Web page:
Recess rallies take place in Big Sky country

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Montanans, labor ready to take on ‘mob rule,’ push for health care reform

When you organize in Montana expect to spend a lot of time on the road. That’s what a coalition of health care reform organizations, rural associations and labor unions are doing this month to demonstrate the mass support health care reform – including a public option – has in the state.

Montana figures large in the health care fight because its senior senator, Max Baucus, heads the Senate Finance Committee where, according to reports, the reform legislation has been tied up in attempts to hammer out a bipartisan bill.

Molly Moody has spent 11 years in Montana. Based out of Missoula, Moody is the statewide coordinator of Health Care for America Now (HCAN) and has been traveling around the state for the last year talking to farmers, ranchers and anyone else who would listen about the need to reform the nation’s ailing health care system.

Like polls nationwide, Montanans support the government providing affordable, public insurance for those uninsured and underinsured, she said, with 73 percent overall and 62 percent in rural areas in favor of such reforms.

“It’s appealing to farmers and ranchers – who are mostly self-employed – to buy into a public option. Many cannot afford health care now,” Moody said.

HCAN, along with their coalition partners including Service Employees Union, Organizing For America (Barack Obama’s grassroots group), and state-wide groups representing young people and farmers, are door-knocking, writing letters to the editor, calling their two senators and one House member during the August recess.

“We’ll be at Max’s ranch, Sieben, just north of Helena on Aug. 8 as part of our citizen lobbying effort,” Moody said. Baucus is holding a fundraiser there. But the senator’s schedule has not been released yet, Moody said, so meeting with him hasn’t been set.

The pro-reform coalition isn’t the only ones planning for the August break. Americans For Prosperity – the group behind the far-right extremist “mobs” who have aggressively, and even violently, disrupted meetings with Democratic officials – is planning its actions for Montana.

According to the Flathead Beacon the group has “scheduled bus tours across the U.S. to generate a push back against the direction in which the bill is heading. Its bus will spend two days in Montana, arriving in Forsyth Aug. 14 and passing through 11 communities in the state before heading south into Wyoming.”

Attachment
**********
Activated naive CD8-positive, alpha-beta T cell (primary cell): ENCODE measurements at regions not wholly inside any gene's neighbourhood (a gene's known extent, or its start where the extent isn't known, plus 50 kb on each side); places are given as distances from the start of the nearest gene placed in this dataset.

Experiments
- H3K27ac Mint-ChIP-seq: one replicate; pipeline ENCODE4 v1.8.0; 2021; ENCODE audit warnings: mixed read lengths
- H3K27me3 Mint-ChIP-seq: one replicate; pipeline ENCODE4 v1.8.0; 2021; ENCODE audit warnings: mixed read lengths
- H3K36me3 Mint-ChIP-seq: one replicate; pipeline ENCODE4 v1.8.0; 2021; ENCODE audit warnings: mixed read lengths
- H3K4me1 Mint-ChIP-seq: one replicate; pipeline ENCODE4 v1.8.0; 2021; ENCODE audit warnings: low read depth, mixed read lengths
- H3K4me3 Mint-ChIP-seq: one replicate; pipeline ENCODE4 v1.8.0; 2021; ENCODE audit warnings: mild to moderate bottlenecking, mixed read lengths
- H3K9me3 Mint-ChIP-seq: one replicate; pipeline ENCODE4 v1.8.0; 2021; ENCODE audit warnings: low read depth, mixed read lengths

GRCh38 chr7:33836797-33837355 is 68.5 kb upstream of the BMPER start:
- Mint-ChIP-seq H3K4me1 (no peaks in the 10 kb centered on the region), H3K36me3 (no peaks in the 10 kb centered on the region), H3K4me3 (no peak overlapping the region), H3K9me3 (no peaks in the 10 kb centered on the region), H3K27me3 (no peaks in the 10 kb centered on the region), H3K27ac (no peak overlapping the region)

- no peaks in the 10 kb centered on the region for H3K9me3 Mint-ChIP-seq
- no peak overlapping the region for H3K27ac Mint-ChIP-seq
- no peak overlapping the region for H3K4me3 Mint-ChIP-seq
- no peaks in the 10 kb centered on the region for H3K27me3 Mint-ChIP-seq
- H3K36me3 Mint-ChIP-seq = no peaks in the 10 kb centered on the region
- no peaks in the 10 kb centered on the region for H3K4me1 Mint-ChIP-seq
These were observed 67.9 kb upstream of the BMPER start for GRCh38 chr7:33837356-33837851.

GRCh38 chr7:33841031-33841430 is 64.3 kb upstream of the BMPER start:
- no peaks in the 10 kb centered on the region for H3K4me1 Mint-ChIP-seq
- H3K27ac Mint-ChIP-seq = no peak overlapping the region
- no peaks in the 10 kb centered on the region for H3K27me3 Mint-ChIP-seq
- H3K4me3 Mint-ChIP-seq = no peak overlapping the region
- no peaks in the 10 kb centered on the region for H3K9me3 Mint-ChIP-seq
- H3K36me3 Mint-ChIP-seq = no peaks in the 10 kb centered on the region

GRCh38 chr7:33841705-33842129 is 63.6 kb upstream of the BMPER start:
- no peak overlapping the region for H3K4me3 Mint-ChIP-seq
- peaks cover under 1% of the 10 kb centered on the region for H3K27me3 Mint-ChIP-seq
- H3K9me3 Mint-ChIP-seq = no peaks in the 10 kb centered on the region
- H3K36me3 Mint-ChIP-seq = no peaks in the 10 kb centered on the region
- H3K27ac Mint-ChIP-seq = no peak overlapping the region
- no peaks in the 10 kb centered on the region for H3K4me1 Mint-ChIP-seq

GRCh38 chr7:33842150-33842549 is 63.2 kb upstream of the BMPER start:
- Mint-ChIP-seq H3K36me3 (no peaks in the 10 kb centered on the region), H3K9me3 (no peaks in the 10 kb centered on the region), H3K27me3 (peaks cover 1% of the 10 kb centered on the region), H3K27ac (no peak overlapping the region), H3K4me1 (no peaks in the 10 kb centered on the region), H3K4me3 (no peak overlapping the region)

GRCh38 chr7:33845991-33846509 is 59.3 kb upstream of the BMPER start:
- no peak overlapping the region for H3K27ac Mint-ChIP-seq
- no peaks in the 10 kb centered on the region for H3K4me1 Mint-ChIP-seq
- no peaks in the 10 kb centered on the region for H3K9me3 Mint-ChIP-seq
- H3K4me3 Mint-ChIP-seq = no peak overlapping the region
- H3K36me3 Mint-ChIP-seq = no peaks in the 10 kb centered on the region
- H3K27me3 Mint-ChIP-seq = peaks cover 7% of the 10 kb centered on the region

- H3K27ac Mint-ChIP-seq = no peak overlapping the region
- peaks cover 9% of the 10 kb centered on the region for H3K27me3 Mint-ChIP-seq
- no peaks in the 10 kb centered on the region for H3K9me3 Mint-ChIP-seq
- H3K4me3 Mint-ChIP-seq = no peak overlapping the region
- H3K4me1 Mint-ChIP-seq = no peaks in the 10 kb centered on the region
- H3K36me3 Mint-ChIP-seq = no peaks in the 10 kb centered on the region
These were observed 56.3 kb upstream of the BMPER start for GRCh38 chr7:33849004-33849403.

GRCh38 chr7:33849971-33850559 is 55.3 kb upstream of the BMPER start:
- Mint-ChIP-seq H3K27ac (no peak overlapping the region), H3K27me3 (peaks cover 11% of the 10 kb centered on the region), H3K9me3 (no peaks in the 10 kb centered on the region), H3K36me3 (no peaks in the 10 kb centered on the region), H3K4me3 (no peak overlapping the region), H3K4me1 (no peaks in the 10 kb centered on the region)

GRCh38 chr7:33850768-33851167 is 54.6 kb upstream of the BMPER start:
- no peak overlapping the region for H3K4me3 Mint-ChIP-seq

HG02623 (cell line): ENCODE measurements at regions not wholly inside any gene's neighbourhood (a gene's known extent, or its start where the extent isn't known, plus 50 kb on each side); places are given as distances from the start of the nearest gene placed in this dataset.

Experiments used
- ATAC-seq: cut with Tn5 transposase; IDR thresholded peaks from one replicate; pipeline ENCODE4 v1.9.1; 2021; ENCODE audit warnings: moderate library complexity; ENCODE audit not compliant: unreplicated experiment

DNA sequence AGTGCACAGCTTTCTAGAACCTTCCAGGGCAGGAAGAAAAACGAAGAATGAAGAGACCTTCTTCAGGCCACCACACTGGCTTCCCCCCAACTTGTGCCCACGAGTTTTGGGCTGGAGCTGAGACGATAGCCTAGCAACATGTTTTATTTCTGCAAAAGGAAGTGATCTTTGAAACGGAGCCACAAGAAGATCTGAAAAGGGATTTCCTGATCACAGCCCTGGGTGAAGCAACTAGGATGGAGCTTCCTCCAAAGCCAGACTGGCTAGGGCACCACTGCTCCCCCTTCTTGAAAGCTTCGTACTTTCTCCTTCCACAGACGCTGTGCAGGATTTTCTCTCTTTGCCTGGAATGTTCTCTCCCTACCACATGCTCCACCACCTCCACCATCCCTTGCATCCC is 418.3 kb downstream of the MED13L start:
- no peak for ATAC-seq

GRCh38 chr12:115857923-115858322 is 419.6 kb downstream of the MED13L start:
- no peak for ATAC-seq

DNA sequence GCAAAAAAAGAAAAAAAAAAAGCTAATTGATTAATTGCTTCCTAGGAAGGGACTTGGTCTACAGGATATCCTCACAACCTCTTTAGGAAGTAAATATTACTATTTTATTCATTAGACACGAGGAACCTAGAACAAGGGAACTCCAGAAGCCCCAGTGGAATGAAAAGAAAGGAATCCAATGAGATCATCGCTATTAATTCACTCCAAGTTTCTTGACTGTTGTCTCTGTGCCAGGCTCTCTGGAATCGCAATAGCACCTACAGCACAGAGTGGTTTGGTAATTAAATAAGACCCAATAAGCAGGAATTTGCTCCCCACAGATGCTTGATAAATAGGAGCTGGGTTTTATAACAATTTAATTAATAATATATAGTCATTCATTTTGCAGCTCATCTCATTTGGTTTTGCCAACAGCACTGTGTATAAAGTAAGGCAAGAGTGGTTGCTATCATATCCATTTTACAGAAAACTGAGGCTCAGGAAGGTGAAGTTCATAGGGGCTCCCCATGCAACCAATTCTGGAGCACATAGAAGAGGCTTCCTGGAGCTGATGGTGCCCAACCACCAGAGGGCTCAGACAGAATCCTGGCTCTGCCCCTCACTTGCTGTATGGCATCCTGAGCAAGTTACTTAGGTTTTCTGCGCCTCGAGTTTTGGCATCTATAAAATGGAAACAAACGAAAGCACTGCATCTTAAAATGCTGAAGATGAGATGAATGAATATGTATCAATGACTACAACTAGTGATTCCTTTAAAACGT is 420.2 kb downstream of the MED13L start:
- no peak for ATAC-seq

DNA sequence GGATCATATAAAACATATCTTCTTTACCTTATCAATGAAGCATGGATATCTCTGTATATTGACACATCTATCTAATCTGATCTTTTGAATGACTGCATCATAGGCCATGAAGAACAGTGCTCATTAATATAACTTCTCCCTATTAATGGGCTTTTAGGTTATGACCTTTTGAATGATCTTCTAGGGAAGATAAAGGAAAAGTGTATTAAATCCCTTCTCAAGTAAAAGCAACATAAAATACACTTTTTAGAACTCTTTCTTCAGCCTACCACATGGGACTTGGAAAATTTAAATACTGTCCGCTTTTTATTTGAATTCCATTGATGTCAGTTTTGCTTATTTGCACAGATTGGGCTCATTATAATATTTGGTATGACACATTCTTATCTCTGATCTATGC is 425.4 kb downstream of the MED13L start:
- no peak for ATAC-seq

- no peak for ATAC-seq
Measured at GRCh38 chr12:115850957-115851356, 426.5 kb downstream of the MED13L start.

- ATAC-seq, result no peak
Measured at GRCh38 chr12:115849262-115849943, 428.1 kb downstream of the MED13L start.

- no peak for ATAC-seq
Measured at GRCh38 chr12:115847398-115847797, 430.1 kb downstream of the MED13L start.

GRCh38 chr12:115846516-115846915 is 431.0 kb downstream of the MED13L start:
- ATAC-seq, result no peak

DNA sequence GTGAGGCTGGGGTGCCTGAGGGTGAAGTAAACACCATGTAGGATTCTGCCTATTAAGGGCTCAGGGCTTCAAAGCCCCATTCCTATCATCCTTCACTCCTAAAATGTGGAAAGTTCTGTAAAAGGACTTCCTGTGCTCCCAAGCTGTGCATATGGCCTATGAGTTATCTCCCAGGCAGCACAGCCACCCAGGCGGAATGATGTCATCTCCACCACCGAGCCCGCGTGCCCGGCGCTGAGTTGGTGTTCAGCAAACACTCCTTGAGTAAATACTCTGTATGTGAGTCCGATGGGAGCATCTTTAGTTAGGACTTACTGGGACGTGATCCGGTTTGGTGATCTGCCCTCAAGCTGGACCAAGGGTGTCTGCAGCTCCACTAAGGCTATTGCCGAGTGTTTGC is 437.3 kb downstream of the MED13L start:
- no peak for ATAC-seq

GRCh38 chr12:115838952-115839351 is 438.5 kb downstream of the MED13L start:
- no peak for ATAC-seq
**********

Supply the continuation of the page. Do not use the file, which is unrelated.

But the “mob rule” days may be numbered for these extremists. Labor unions have said they will organize en masse to “counter” the fringe groups.

AFL-CIO President John Sweeney said in a memo to affiliates, “''We want your help to organize major union participation to counter the right-wing ‘Tea-Party Patriots’ who will try to disrupt those meetings, as they've been trying to do to meetings for the last month.”

Sweeney went on to compare these mobs to the indicted Republican, former Majority Whip Tom Delay’s staff members/thugs who shut down Miami-Dade, Fla., vote recount in the infamous 2000 presidential election.

As one participant at a recent Philadelphia town hall meeting said about the disrupters there, “A few well-placed unionists, who actually feed their families by the sweat of their brows and with the muscles to show for it would have a quelling effect, as would more security.”

At the same time, SEIU Healthcare Chair Dennis Rivera challenged “radical-fringe groups” who are “disseminating discredited myths about health care reform bills that were adopted by four Congressional committees” to have a “serious and civil discourse about health insurance reform.”

SEIU’s Change That Works team is driving an ambulance through Montana offering information on health care reform, the Employee Free Choice Act and the economy. The team is sponsoring 400 events during August nationwide.

Montana’s Emergency Drive for Montana's Middle Class kicked off in Great Falls on July 26 and ends up in Missoula on Aug. 8. The ambulance riders have collected stories from all sorts of Montanans, like Karlyn Zimbelman, a farmer's wife from the tiny Montana town of Conrad, who said it’s cheaper to go to India for medical care.

And business owner and Chamber of Commerce member Margaret Novak from Chester, pop. 730, on the broad northern grasslands, who said she supports both health care and labor reform.

Or homecare worker and SEIU member Demetria Morrison and her three sons from Lame Deer, which is on the Northern Cheyenne reservation in Southeastern Montana, who feel “the pinch of reduced funding” for the Indian Health Service.

Unions from Montana’s AFL-CIO are scheduling more than a dozen appearances at fairs, festivals and rodeo’s in conjunction with AFSCME, the public workers union, which is sending an RV throughout the country spreading the word about health care and labor law reform.

With all these activities underway, HCAN’s Moody is optimistic about winning real reform. But, she also warned, that the bill coming out of the Senate Finance Committee could be “sobering.”

Montana’s junior senator, Jon Tester, who has seldom weighed in on the health care issue did recently tell reporters that he wouldn’t rule out a public option and that everyone knows the status quo is not working.

'I think we'll end up with a good health care bill in the end,” he said.